Wednesday, August 19, 2009

Spiritual Indecision...Or Do You Call It Pluralism?

A fair number of comments to this blog have raised provocative questions and heartfelt concerns about the linkage between ethnicity, including the problematic concept of "race," and Pagan spiritual traditions in much of modern-day Paganism or neo-Paganism. This is something I have also struggled with, and I am not yet sure who or what has won the struggle!

I have divided loyalties between two different European Pagan traditions, the Norse or Nordic Paganism of Iceland and Scandinavia, and the Baltic Paganism of Lithuania and Latvia. I have Czech and Lithuanian ancestry, but was exposed to Norse mythology at an early age--I am not ashamed to admit it was through the comic book "The Mighty Thor!!"--but always felt a great curiosity about Lithuania, from dribs and drabs that my mother would relate to us, based on her mother's recollections of her childhood in Lithuania in the early 20th century. In undergraduate college, I did a research paper on Nazi appropriations of Norse mythology--highly ironic as I am now working on a somewhat higher level research paper on the same topic that I hope to publish in a scholarly journal like "Nova Religio" or "The Pomegranate." When I started graduate school in the mid-1980s, I made Norse Mythology one of my areas of study. This carried on with study of the Old Norse language at the University of Wisconsin at the end of that decade, and led me to obtain a Fulbright Fellowship at the University of Iceland in the mid-1990s, which led to participation in Asatru Fellowship activities in the Reykjavik area, and continuing connections with Iceland and Asatru.

However, the same year that I went to Iceland, I also went to Lithuania, where I came to know Jonas and Inija Trinkunas, the husband and wife leaders of the Lithuanian Pagan group Romuva. This led to further visits in 1998 and 2002. A bit later, after teaching in Japan several years, I scored a second Fulbright Fellowship to teach at Siauliai University in Lithuania from fall of 2004 to spring of 2005, and was once more highly impressed by Lithuanian spirituality, but also frustrated at my inability to learn the Lithuanian language, which was really necessary for me to fully participate in Romuva.

I came back to the USA in 2005 with a pragmatic sense that I would henceforth concentrate on forging links with people involved in Nordic Paganism, largely because it was more accessible with most of the materials being translated into English, with several generations of Asatru in America having developed a workable American version of Nordic Paganism. However, I still feel connected to Lithuania and Romuva, and do not by any means renounce my ties to them. (Hey, what's the point of being polytheistic if you can't be pluralistic?) I see the traditions as kindred branches of the Indo-European spiritual tree, anyway, with Perkunas being the Lithuanian version of Thor, and Velnias being the Lithuanian version of Odin, and the Lithuanian World Tree being no less of a vivid symbol of interconnectedness between mankind and nature than Yggdrasil in Norse mythology. In many ways, I see myself as an Indo-Europeanist, which also allows me to feel at home in other related spiritual traditions like Hinduism.

However, I am such a shameless spiritual slut, or religious eclectic, anyway, that I cannot really accept being walled off from other traditions that appeal and make sense to me. Having lived in Japan from 1999-2004, I am very appreciative of Shinto, which of all religions I have known, is the one whose closeness to nature has most impressed me. When I pray to my various gods, spirits and ancestors, I often bow and clap my hands twice, Shinto-style, and I do not imagine that Odin or whoever else I am addressing feels slighted by this elegant and respectful gesture. Furthermore, my analytical mind tells me that all names and forms of the "divine" (or whatever you want to call It) are just provisional place markers to help the human psyche reach out to something beyond yet deep within itself; however, I find certain god-images and personalities emotionally moving. And, at the risk of sounding ridiculous--and I can assure you I am not saying this in a flippant way--I like the fact that in religion, we can return to the child in us who enjoys playing with dolls and toy figures. I think that play is actually highly significant.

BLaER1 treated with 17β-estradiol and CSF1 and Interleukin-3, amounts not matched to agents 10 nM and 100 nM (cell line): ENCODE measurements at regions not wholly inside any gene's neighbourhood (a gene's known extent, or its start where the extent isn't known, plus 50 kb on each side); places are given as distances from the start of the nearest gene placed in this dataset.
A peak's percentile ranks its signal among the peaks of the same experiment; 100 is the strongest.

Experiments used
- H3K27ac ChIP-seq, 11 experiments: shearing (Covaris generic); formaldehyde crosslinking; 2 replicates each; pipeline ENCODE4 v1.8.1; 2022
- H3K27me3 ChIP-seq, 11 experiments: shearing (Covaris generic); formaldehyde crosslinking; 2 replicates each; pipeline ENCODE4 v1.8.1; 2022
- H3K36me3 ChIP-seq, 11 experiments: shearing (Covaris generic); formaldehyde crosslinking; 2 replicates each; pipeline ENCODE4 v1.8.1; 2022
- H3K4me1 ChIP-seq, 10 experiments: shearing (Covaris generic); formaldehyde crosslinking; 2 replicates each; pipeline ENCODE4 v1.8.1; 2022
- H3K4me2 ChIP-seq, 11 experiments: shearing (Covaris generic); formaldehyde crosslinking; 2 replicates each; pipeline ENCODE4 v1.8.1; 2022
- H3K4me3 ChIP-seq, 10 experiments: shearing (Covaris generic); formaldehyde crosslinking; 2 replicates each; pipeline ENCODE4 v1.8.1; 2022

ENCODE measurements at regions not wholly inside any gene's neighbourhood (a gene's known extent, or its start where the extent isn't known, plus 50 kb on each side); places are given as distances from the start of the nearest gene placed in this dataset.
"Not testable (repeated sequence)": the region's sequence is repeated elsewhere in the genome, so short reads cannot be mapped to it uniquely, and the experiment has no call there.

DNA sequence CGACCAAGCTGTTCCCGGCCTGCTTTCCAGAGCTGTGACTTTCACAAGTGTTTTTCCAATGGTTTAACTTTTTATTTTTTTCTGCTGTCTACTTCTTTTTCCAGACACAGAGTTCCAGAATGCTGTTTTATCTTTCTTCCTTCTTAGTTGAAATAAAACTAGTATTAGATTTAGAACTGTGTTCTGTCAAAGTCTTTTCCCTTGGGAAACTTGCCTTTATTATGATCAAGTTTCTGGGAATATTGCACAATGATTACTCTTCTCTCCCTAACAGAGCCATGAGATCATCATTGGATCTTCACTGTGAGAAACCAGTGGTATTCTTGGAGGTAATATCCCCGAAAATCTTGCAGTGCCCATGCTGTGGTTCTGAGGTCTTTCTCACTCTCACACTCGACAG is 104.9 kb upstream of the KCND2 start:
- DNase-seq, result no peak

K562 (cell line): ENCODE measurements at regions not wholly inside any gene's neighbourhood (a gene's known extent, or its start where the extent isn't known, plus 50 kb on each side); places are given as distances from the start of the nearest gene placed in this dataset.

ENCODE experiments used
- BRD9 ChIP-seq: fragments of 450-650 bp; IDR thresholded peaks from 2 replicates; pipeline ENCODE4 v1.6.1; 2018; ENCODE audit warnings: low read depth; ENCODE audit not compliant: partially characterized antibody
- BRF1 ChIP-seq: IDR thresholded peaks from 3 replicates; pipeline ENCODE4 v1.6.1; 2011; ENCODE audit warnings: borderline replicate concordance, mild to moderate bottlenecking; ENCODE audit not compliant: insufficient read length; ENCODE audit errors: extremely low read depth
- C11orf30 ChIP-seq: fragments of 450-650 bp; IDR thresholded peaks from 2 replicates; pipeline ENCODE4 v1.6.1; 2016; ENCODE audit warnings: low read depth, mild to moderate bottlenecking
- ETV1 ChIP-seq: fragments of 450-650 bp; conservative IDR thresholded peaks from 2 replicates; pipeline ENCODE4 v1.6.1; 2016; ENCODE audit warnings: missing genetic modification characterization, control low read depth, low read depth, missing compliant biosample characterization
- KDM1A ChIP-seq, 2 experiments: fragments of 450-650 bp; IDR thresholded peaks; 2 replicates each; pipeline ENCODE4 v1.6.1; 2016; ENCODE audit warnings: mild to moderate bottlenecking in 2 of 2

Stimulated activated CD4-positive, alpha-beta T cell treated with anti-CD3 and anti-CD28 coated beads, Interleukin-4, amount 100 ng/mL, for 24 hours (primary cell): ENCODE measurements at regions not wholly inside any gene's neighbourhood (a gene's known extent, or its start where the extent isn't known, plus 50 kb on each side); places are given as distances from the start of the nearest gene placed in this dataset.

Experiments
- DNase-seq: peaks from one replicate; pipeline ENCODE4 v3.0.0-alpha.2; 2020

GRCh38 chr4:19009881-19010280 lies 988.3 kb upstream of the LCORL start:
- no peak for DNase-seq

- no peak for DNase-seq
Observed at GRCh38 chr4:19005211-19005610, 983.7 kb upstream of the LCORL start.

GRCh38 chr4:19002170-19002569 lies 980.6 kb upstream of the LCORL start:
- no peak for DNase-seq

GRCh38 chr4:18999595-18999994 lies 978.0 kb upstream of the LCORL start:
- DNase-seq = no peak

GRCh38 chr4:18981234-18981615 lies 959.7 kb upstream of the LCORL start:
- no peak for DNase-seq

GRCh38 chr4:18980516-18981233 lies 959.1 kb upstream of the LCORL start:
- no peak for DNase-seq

An acquaintance of mine in Sweden made a very pertinent point about this kind of eclecticism. He told me that he likes to worship the Scandinavian goddess Freyja, and has also taught his daughter to do the same, but that if she were to decide to instead worship the Greek goddess Diana, he would not have a problem with it, as he sees them as ultimately meaning very much the same thing. However, he would PREFER that she worship Freyja, as this would be more in keeping with their particular cultural and ethnic context, but he would not insist on it. I think that is a lovely attitude, and I am grateful to him for sharing that.


Matt BP said...

I have been looking into Asatru for the simple fact that it offers more rigidity than the fluidity of modern Paganism. I certainly feel torn between the two on occasions. I think ultimately I am an Awenyddion, a Cymro Pagan dream poet, or shaman.
Thats certainly how I channel myself into my paintings.

Apuleius Platonicus said...

A major problem, in my opinion, is that we sometimes imagine ancient peoples as practicing neatly separated mutually exclusive ethnically/culturally based hyphenated-Paganisms.

I think it's time to junk the hopelessly vague idea that at one time there were "pure" religions. There are always going to be people inclined toward eclecticism and xenophilia to varying degrees, and they will always find ways of acting on that inclination - explanations/justifications usually come later.

Seeing Eye Chick said...

During my association with Heathens, they didn't like my fluidity either. For me its not even about worship. Its about creativity. I am walking through life, experiencing different souls and modalities, and these different images, and entities and mythologies emerge without my bidding. I rather enjoyed it. If that makes me a slut--well, lets just say I have done an in depth study of that word from a variety of angles anyhow. Sluts refused to be fenced in by what society deems controls put on the individual, so that they can be easily defined as someone's property. A slut doesn't have a leash. Spiritual or otherwise.

I cannot, nor would I want to help it, that I am open to these influences. That I can see and interact with realities on that level. I know it scares others for a variety of reasons, they liking their rigidity--it is comforting like walls that hold out the wind and the rain.